|Index||2 reviews in total|
This could have been a good film. The script was decent enough for most
parts, except it was a 100 years out of time (gunslinging wild west set
in the 50's or so?). The acting was desperately bad with even worse
"over acting" at points. The camera work was just bad for most of the
film. I've seen student films with better camera work! Too many cheesy
lines thrown in with bad acted delivery. I'm a fan of low budget films
and the wild west, but this was just painful to sit through. i did turn
it off, but later finished it.
who ever wrote the great review that made me say yes to watching this movie, is either a friend of the film makers or watched a different film to the one in question.
awful, but a really nice try at this genre.
2 1/2 purely for the attempt.
*** This review may contain spoilers ***
Opening with a cryptic scene of frantic desperation then segueing into
a relaxed, almost storybook flashback sequence, Green River Road
asserts from the outset that your expectations will be upended and the
characters and story are more than meets the eye. Set in River City,
Indiana during an unspecified past epoch, the movie revolves around
brothers Cashius and Winston Hurley (played by writer/director Louie
Iaccarino and Gregory P. Loomis, respectively). Bound by blood and a
tenuous trust in each other, yet still scarred from the murder of their
father years earlier, Winston aims to forget and move on from the
trauma, while Cashius is hopelessly mired in the events of that fateful
night. Together with their cousin "Bugsy" Lee (John Druska), they exist
day to day on the outskirts of society until the truth of that murder
comes forth; Cashius is consumed with conflicting ideals of revenge and
redemption, and he drags his kin with him on an ill-advised,
blood-stained assault against the people and city that has forsaken
them, personified by the imposing Mayor Quintin McCall (Mark Clem). By
the end, in the wake of bodies, good intentions gone awry and the same
questions left unanswered, the only thing the characters and audience
don't get is closure.
There is a pervasive sense of loneliness throughout the film which affects the viewer as well; one quickly falls prey to the disjointed, non-linear narrative and is often left playing catch up as the characters move on to the next scene, mirroring the Hurley brothers' predicament. The bleak realities of the inconsequential small town become apparent as we see Cashius and Winston's distance, Bugsy's familial breakdown and even McCall - the only character who truly evolves and advances socially throughout the film - burdened by his less than stellar Sheriff Deputy son Jimmy (Joshua Buente). The result is an unnerving and uncomfortable look into the concrete and intangible emptiness of the American Midwest, punctuated only with bad news and bloody exit wounds.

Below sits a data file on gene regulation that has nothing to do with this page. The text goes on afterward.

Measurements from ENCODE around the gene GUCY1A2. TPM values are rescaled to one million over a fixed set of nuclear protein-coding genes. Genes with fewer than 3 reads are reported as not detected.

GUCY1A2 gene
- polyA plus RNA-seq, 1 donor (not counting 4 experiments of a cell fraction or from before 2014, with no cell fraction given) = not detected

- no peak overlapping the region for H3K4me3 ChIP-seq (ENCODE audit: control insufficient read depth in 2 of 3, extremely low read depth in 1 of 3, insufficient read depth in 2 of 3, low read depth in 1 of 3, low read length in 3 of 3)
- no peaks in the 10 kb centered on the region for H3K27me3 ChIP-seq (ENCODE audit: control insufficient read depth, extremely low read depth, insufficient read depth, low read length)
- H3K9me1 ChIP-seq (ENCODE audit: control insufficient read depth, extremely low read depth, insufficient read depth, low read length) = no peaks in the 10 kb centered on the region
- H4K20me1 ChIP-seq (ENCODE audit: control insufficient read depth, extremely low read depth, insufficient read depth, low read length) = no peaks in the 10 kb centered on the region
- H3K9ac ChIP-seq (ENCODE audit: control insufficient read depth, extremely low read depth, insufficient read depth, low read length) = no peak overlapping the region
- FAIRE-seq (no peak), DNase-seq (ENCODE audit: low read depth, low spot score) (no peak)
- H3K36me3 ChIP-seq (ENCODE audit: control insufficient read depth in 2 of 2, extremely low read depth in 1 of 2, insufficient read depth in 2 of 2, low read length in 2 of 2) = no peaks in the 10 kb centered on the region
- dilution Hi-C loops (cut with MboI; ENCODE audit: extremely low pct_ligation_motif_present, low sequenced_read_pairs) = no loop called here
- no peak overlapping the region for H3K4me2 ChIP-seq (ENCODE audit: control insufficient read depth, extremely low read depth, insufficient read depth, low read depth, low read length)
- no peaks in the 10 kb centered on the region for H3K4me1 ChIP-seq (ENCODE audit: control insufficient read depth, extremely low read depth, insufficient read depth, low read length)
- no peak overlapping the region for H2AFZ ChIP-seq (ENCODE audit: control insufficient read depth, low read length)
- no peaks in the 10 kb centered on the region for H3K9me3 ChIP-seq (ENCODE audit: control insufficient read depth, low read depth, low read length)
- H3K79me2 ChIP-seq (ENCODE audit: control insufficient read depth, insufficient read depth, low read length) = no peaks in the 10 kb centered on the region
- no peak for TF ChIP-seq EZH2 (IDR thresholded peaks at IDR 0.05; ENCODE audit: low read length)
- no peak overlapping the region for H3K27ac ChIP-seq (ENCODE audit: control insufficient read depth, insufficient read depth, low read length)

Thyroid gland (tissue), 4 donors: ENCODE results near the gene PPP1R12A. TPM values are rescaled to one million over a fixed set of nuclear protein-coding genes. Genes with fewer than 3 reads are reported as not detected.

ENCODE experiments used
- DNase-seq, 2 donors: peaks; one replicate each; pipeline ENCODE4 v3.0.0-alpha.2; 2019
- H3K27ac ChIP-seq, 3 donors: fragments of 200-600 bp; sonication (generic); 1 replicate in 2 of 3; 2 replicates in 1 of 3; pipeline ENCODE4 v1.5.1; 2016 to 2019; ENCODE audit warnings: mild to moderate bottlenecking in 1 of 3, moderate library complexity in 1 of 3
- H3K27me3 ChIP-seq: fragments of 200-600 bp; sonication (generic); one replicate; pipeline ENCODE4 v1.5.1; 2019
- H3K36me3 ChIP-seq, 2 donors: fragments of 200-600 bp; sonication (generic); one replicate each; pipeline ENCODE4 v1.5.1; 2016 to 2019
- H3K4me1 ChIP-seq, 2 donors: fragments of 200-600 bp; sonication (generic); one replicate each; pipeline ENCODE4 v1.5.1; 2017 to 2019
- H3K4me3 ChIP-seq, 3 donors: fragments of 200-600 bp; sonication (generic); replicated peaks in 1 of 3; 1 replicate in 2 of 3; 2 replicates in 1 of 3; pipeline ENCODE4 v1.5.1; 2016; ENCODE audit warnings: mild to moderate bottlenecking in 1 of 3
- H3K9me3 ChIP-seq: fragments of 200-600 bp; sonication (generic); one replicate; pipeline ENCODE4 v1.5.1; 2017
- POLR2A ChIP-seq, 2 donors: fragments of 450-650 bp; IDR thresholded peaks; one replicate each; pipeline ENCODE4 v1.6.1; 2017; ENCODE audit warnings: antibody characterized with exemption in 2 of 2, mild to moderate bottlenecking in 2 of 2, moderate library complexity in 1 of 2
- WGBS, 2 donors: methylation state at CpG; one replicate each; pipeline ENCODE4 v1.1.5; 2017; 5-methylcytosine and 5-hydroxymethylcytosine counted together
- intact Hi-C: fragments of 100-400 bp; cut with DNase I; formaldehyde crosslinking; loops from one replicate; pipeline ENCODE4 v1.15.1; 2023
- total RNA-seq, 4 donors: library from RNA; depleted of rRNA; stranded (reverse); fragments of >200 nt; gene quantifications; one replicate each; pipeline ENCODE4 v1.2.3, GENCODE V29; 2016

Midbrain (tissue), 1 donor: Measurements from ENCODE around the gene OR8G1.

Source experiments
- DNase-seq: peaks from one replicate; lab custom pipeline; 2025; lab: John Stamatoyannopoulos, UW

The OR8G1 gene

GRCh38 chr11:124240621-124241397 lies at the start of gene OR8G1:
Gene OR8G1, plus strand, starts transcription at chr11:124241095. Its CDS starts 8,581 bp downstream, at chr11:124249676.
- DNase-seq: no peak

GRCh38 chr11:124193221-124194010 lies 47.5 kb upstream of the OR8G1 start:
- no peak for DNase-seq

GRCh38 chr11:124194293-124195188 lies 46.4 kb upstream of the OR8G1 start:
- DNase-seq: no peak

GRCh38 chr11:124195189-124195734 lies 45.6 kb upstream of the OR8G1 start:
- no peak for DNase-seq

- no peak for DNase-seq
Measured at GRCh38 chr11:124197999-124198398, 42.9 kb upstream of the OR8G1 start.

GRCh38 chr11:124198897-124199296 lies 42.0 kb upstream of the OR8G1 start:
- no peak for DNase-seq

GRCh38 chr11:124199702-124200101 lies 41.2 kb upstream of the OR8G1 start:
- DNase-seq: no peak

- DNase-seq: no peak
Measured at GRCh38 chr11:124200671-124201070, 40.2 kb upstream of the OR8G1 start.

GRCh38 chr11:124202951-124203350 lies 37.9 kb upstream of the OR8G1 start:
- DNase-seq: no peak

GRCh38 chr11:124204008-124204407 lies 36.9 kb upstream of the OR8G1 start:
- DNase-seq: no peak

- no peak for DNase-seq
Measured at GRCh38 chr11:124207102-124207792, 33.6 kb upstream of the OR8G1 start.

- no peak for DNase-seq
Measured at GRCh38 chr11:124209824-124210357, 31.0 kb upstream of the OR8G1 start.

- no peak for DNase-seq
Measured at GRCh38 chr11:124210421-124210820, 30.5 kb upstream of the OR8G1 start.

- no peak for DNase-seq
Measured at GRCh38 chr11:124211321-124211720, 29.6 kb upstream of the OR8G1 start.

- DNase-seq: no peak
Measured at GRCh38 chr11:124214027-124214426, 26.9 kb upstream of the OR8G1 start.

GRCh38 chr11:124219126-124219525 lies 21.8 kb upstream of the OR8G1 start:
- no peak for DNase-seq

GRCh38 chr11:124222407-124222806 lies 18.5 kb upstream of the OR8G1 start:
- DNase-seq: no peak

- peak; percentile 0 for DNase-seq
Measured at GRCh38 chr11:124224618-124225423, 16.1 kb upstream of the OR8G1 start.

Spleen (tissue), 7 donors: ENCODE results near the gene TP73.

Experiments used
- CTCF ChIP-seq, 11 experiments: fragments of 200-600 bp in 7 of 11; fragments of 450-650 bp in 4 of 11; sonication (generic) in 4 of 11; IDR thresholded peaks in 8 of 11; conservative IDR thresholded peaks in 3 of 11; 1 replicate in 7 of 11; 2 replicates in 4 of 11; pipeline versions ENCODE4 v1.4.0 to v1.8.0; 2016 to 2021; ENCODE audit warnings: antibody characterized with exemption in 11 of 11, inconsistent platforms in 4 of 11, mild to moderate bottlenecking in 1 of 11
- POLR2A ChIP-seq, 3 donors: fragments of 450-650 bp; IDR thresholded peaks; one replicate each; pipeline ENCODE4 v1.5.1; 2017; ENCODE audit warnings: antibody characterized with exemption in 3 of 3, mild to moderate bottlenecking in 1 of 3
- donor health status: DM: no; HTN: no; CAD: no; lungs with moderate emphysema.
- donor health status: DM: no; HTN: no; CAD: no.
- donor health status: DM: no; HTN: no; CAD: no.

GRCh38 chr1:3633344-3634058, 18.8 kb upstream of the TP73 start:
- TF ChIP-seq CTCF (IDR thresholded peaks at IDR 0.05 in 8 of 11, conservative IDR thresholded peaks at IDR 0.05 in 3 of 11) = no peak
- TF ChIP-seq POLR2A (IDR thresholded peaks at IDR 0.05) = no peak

Yet the story, once the pieces fall together, is enrapturing. A male-centric cast punches and curses their way through the first act to reveal the corruption within the town, the pall of death hovering over it and the constant threat of swift retribution not too far off. We see the Hurley boys' idyllic upbringing, the moment that changed it all and the forces working in present day to bring old adversaries back into each others' cross hairs. When it's all finally said and done, few are left standing to witness the aftermath, leaving those survivors and the audience wondering if it wouldn't have been better to leave well enough alone. This realization hits the viewer just as the scattered storyline falls into place as well, resulting in an almost unsatisfying confusion. You're left asking not why these things happened, but how?
The script and art direction intentionally contain inaccuracies and anachronisms, loaning more confusion to when exactly this takes place. The resulting uncertainty mirrors the characters' mindsets as well as serves the intentional misdirection for the audience, teasing them to play catch up with the details that really matter. Cinematically, motion is employed within most scenes, even those in tight spaces, further accentuating the boiling blood and fevered desperation permeating every interaction, as well-laid plans unfurl more and more out of control. A viewer never feels safe watching Green River Road; the jarring plot jumps unpredictably and the kinetic cinematography makes sure any audience complacency is swiftly erased.
By far the stand out performance is that of Mark Clem, playing the brutal Idi Amin of Indiana, Quintin McCall. Cold hearted brutality mixed with devilish charm combine to present a realistic villain: not hell bent on world domination or absolute power, he simply wants his own little homestead and piece of the pie - at any cost. Cameo standouts are Eric Page as Deputy Levi White - an unfortunate recipient of the Hurleys' version of justice - and Jim Redwine playing Frank Bishop: a McCall associate who meets a gutwrenching demise. Iaccarino, Loomis and Druska succeed as the high-energy foci of the story, and we are exposed to Winston and Bugsy's inner struggles intermittently, as Cashius wears his on his sleeve. Truly a pleasant standout is Buente as Deputy Jimmy McCall, arguably the only truly "good guy" of the film.
Overall, the script could be tightened a tad and some minor acting could have been recast, but Green River Road is truly a triumph for aspiring indie filmmakers: on a shoe-string budget, the film proves and provides all of the necessary intangibles: a compelling story, conflicted, imperfect characters, and an overwhelming tone that cannot be shaken easily post-viewing. The most intangible thing of all of course is what all the characters in Green River Road wish they could attain: peace of mind.
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